I'd like to shed a few pounds, and I usually workout pretty hard. My regimen consists of weight training three days a week and cardio three to four days a week for about 45 minutes. Should I use solely high glycemic foods and follow the glycemic index in order to get the energy I need for high intensity workouts?
I’m glad to see you’re following a fairly intense weight training and cardio routine as this is the first step to achieving your body composition goals. However, before discussing nutrition, I think it’s important to discuss your exercise routine a bit.
Although you’re doing weight training and cardio exercise, if you’re after fat loss, I think it’s important that you’re following a mix of weight training, high intensity interval exercise and lower intensity cardio work. This combination of exercise has been shown to maximize the metabolic rate and best help with fat loss, especially when your total weekly exercise volume is five hours or more (although some folks may need up to seven hours a week to maximize the metabolism and fat loss).
So, even if you’re working hard in the gym, if you’re not using the right combination of weight training, interval work and lower intensity work (and you’re not doing enough total weekly exercise), you might be having a hard time shaping up due to your training, not your nutrition. However, let’s talk nutrition now.
When it comes to nutrition, although the glycemic index does provide some utility in helping you choose better carbohydrates, there are much more useful strategies for determining your daily food selections. Here are a few tips:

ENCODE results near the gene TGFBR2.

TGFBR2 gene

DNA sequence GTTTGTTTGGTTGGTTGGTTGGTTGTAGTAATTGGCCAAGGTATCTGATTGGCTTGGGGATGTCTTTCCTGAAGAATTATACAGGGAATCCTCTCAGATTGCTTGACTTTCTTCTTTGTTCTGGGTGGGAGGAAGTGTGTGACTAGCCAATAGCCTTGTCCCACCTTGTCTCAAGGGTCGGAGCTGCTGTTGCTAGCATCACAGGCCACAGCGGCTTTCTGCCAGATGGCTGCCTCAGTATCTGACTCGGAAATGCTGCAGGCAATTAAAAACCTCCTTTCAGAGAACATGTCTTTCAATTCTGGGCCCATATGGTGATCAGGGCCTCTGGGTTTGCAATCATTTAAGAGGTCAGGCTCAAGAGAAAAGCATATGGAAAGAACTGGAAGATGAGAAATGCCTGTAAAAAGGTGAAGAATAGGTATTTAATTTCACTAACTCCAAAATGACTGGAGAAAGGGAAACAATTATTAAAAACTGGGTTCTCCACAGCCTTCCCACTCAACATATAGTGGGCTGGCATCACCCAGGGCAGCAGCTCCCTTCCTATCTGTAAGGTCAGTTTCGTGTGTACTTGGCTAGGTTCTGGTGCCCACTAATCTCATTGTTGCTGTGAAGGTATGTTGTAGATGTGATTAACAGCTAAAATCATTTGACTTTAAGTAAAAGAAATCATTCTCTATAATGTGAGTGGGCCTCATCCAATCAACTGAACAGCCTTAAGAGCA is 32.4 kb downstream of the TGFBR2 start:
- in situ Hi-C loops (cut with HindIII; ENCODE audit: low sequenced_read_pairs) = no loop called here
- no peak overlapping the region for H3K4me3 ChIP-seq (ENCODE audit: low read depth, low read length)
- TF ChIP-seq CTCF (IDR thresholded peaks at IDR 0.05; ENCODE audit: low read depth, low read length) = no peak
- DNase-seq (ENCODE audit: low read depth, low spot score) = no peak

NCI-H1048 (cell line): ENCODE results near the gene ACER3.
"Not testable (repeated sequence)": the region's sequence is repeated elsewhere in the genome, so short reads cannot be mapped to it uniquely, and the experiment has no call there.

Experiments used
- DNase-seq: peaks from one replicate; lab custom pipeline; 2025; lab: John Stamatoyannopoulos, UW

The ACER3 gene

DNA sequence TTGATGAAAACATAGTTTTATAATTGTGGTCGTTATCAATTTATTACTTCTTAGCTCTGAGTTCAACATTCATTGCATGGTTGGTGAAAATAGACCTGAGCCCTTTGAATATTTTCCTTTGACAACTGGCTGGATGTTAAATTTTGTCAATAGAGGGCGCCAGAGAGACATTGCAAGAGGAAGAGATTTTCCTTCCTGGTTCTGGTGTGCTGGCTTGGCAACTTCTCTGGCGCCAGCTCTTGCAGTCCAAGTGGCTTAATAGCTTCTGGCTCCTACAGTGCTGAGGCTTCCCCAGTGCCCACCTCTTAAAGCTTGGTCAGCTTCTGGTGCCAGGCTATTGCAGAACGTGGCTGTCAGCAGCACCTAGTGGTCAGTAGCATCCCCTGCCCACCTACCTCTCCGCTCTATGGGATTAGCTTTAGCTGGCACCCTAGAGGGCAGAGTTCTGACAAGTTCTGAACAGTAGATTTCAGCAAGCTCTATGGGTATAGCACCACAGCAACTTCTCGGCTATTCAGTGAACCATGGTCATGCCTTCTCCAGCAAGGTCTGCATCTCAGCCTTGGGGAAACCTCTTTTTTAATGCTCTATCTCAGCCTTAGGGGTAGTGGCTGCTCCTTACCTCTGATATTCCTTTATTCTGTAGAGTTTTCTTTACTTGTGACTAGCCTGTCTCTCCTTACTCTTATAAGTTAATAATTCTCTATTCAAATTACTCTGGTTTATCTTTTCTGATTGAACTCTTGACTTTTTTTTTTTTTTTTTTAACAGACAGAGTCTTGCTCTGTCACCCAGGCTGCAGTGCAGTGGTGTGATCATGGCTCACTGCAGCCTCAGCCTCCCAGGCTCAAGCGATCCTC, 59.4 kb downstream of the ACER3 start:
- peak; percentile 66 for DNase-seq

- Eat frequently (every two to four hours). Researchers at Georgia State University have demonstrated that eating frequently can lead to better glucose tolerance, decreased insulin response to meals, decreased blood cortisol, decreased blood lipids (fats), decreased body fat and maintenance of metabolic rate. That's right! You can control your sugars, your cholesterol and triglycerides, decrease your body fat and improve your lean mass by eating frequently. (Of course, you have to eat the right stuff too!)
- Take advantage of post-workout fat burning. Within one to two hours after exercise, the body prioritizes fat burning while at the same time prioritizing carbohydrate storage. This is a unique phenomenon as the body typically burns a mixture of carbs and fat. Therefore, after the workout, there's a great fat-burning window. This is great news if you've got some fat to lose!
- Use during and post-workout carbs intelligently. As a result of the body's post-exercise shift in fuel burning/storage, carbohydrates eaten during and after exercise are much less likely to provoke fat storage than they would be during the rest of the day. Instead, they are stored, forcing the body to burn more fat. The take home message here is this: you've gotta earn your bread by exercising first!
So, in the end, to drop some fat, you need to make sure that your training is fine tuned and that you’re following a few basic nutrition principles. These principles include, but are not limited to, eating every two to four hours, saving your higher carb meals (those rich in sugars or starches) until during/after exercise and eating meals composed of lean proteins, healthy fats and veggies and fruits the rest of the day. Starting out with these simple nutrition strategies can bring you a long way toward an improved eating plan and an improved physique.